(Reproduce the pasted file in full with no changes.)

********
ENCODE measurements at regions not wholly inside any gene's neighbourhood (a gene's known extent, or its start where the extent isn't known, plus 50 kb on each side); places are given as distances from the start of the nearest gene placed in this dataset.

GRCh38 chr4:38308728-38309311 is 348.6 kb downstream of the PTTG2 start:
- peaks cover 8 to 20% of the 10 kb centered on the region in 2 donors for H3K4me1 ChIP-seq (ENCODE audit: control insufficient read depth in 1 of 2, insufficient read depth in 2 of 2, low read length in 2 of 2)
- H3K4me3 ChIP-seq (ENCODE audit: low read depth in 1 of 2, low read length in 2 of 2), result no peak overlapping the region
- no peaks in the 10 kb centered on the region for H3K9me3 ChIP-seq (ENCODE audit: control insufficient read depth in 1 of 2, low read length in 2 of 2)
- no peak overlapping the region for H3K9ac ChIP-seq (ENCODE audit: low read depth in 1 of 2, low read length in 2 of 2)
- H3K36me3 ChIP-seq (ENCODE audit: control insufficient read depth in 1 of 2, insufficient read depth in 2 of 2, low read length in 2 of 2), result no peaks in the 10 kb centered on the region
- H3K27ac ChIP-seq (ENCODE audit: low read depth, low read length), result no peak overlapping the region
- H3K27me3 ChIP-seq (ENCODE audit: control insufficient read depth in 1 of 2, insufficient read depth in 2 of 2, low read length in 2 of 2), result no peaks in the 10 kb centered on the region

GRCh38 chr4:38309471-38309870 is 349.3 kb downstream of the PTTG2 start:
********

ENCODE measurements at regions not wholly inside any gene's neighbourhood (a gene's known extent, or its start where the extent isn't known, plus 50 kb on each side); places are given as distances from the start of the nearest gene placed in this dataset.

GRCh38 chr4:38308728-38309311 is 348.6 kb downstream of the PTTG2 start:
- peaks cover 8 to 20% of the 10 kb centered on the region in 2 donors for H3K4me1 ChIP-seq (ENCODE audit: control insufficient read depth in 1 of 2, insufficient read depth in 2 of 2, low read length in 2 of 2)
- H3K4me3 ChIP-seq (ENCODE audit: low read depth in 1 of 2, low read length in 2 of 2), result no peak overlapping the region
- no peaks in the 10 kb centered on the region for H3K9me3 ChIP-seq (ENCODE audit: control insufficient read depth in 1 of 2, low read length in 2 of 2)
- no peak overlapping the region for H3K9ac ChIP-seq (ENCODE audit: low read depth in 1 of 2, low read length in 2 of 2)
- H3K36me3 ChIP-seq (ENCODE audit: control insufficient read depth in 1 of 2, insufficient read depth in 2 of 2, low read length in 2 of 2), result no peaks in the 10 kb centered on the region
- H3K27ac ChIP-seq (ENCODE audit: low read depth, low read length), result no peak overlapping the region
- H3K27me3 ChIP-seq (ENCODE audit: control insufficient read depth in 1 of 2, insufficient read depth in 2 of 2, low read length in 2 of 2), result no peaks in the 10 kb centered on the region

GRCh38 chr4:38309471-38309870 is 349.3 kb downstream of the PTTG2 start: